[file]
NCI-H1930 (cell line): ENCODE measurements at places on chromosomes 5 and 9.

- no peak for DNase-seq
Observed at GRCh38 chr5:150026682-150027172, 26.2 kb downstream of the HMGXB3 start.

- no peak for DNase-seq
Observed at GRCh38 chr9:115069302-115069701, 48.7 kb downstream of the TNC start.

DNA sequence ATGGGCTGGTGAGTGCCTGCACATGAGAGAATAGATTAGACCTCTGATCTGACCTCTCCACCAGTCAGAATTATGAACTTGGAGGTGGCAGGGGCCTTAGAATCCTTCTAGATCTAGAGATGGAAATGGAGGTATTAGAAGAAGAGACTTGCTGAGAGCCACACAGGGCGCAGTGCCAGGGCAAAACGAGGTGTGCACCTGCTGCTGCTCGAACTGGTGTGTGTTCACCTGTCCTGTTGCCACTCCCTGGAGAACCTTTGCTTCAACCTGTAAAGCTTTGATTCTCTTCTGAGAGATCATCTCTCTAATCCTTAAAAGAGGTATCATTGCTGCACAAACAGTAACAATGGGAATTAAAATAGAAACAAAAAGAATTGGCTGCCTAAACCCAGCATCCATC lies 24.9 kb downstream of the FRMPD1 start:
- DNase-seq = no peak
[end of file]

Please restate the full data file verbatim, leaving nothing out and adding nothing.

NCI-H1930 (cell line): ENCODE measurements at places on chromosomes 5 and 9.

- no peak for DNase-seq
Observed at GRCh38 chr5:150026682-150027172, 26.2 kb downstream of the HMGXB3 start.

- no peak for DNase-seq
Observed at GRCh38 chr9:115069302-115069701, 48.7 kb downstream of the TNC start.

DNA sequence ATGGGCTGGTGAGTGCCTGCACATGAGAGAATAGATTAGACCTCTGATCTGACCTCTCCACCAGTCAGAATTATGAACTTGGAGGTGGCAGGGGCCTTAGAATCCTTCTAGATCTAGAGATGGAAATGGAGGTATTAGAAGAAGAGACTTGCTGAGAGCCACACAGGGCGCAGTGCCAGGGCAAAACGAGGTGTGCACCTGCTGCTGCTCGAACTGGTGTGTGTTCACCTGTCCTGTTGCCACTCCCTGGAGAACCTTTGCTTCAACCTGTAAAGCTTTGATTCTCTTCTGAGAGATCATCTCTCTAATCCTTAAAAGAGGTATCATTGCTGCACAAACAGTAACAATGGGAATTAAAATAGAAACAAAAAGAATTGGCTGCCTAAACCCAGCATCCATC lies 24.9 kb downstream of the FRMPD1 start:
- DNase-seq = no peak